Time Value of Money
Given a choice, earning $100 today is preferable to earning $100 a year from now. If you earn $100 today, you can spend it or invest it. If you earn $100 a year from now, you must defer spending for a year. You also miss an opportunity to invest it.
This is an example of the time value of money, a fundamental principle of budgeting and investing. The time value of money varies for most of us; it is personal. However, a society's economy determines a general time value of money through the level of interest rates. A common interest rate for measuring time value of money is the rate of return you can safely earn on an investment, with no risk of losing your original investment.
Let's call the $100 you can earn today the present value of a future amount. Let's call the amount you can earn in the future the future value. Interest rates connect present and future values. To be compensated for the time value of money, you require a certain interest rate.
Generally, the market interest rate determines the time value of money in society. This rate is determined by the interaction of demand and supply for funds in the economy. In the U.S., a 5% annual rate might be adequate compensation. In Brazil, where a higher rate of inflation erodes the future value of money, a 15% annual rate might be the market interest rate.
For example, if you deposit the $100 in a certificate of deposit (CD) that earns 6% annual interest, the future value in a year is $106 ($100*1.06). In this case, earning $106 a year from now is enough to compensate you for not spending $100 today. The $6 in interest represents the time value of money.
On the other hand, if the interest rate you require is higher, a 6% interest rate won't earn enough interest to compensate you. In this case, spending the $100 has more value.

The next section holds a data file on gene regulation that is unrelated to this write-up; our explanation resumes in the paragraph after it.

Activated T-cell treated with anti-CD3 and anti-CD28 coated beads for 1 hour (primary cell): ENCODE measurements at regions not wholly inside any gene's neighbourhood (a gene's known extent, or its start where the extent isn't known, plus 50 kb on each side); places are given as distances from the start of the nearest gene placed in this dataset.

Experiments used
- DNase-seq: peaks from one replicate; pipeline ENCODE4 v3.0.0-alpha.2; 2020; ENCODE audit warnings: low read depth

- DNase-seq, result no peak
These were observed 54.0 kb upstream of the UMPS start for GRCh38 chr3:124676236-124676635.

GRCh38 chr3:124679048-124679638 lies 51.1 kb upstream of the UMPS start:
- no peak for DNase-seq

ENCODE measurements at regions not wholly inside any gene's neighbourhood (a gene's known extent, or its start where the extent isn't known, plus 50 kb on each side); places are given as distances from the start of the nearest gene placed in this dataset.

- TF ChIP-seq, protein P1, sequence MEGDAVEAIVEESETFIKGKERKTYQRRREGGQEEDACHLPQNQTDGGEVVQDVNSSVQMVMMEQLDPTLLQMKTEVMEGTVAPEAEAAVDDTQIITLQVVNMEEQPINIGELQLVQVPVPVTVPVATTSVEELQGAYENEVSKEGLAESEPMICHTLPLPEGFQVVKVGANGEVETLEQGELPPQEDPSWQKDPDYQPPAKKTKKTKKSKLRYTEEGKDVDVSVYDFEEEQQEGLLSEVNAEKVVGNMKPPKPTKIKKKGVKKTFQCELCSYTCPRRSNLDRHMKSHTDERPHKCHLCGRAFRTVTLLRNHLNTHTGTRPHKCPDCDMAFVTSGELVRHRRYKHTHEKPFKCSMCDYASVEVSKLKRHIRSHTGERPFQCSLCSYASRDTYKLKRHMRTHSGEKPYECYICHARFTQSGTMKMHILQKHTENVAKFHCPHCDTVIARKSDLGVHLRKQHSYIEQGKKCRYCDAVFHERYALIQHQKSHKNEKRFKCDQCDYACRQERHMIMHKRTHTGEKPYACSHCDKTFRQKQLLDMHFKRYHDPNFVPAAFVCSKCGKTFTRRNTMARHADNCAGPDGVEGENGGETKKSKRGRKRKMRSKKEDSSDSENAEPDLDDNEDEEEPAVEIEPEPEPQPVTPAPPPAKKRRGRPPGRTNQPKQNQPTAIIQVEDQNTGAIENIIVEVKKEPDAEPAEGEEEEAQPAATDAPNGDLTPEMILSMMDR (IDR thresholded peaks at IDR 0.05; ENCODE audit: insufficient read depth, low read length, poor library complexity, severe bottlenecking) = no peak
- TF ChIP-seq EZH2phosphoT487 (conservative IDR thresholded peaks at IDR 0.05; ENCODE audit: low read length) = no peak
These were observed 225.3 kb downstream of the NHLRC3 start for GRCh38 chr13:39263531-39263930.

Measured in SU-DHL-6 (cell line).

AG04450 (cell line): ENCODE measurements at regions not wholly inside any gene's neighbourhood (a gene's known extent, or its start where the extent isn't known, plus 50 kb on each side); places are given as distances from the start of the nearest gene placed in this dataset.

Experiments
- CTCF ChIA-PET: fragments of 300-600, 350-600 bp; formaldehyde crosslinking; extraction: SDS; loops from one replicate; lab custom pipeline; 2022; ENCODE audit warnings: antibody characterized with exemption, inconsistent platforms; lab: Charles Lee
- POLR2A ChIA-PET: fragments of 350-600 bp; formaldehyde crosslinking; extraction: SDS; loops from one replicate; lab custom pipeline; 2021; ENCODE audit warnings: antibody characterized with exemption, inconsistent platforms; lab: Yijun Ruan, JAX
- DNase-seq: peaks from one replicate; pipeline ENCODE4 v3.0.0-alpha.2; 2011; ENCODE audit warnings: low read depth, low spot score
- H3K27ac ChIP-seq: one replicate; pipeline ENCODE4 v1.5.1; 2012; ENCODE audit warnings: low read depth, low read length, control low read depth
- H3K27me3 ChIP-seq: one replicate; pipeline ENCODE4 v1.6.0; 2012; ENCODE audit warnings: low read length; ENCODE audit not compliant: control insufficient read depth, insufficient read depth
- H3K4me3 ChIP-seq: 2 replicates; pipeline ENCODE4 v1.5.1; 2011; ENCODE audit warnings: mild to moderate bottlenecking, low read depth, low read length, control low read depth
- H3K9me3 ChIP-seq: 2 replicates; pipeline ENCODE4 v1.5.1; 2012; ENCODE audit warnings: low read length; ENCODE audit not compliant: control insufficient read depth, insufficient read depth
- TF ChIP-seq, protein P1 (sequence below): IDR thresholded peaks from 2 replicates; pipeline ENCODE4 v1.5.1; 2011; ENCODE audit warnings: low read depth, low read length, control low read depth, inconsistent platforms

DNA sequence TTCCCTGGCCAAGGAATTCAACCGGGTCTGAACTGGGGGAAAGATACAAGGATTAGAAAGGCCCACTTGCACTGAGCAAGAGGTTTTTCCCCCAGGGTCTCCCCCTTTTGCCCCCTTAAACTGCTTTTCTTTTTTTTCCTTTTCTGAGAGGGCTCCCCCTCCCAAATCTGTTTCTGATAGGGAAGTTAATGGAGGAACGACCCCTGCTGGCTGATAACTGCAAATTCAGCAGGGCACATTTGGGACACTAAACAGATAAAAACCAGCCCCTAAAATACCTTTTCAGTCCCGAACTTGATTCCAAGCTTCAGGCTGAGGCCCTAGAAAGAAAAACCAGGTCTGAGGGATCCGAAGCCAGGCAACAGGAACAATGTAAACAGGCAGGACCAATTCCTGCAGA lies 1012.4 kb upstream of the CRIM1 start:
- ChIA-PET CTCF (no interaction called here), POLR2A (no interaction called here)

As you can see, the time value of money is determined by the level of market interest rates. If interest rates (and inflation) are low, the time value of money is relatively low. If interest rates are high, the time value of money is relatively high. The following table illustrates the time value of $100 at different interest rates for one and two years:
For example, $100 today would only be worth $94.34 a year from now if the market interest rate were 6%. Two years from now, $100 would only be worth $89, if the interest rate remained at 6%.
For the first example, enter $91.74, 9%, and 1 year in the first, second, and fourth boxes. Enter a zero in the other boxes. Then, view Results by clicking the tab, which show $100. Interpretation: the time value of $100 for one year, at 9% interest, is about $8 ($100-$92).
Let's try a second example, using a different interest rate and number of years. Enter $89, 6%, and 2 years in the first, second, and fourth boxes. Leave the zeros in the other boxes. Results show $100. Interpretation: the time value of $100 for two years, at 6% interest, is about $11 ($100-$89).
Time value of money has many useful applications. One of the most important uses is that it helps you to measure the trade-off in spending and saving. This can have important consequences for your personal budgeting. If market interest rates are at 5%, you may decide that the time value of money is greater in the future, and decide to invest. If rates are a meager 2%, you may decide that the time value of money is higher today, and choose to spend.
The above information is educational and should not be interpreted as financial advice. For advice that is specific to your circumstances, you should consult a financial or tax adviser.